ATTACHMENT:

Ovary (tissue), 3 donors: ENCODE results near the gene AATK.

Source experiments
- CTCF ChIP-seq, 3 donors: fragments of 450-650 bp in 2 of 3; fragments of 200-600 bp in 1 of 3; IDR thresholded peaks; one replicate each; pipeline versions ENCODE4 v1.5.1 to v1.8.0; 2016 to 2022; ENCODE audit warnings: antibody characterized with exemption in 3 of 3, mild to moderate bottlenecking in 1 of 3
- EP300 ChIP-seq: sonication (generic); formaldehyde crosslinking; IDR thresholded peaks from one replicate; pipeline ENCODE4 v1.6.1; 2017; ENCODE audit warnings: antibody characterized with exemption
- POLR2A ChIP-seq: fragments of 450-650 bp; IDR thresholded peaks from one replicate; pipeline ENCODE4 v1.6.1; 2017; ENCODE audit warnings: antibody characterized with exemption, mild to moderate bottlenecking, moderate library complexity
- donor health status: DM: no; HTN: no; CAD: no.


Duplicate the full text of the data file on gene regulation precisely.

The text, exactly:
Ovary (tissue), 3 donors: ENCODE results near the gene AATK.

Source experiments
- CTCF ChIP-seq, 3 donors: fragments of 450-650 bp in 2 of 3; fragments of 200-600 bp in 1 of 3; IDR thresholded peaks; one replicate each; pipeline versions ENCODE4 v1.5.1 to v1.8.0; 2016 to 2022; ENCODE audit warnings: antibody characterized with exemption in 3 of 3, mild to moderate bottlenecking in 1 of 3
- EP300 ChIP-seq: sonication (generic); formaldehyde crosslinking; IDR thresholded peaks from one replicate; pipeline ENCODE4 v1.6.1; 2017; ENCODE audit warnings: antibody characterized with exemption
- POLR2A ChIP-seq: fragments of 450-650 bp; IDR thresholded peaks from one replicate; pipeline ENCODE4 v1.6.1; 2017; ENCODE audit warnings: antibody characterized with exemption, mild to moderate bottlenecking, moderate library complexity
- donor health status: DM: no; HTN: no; CAD: no.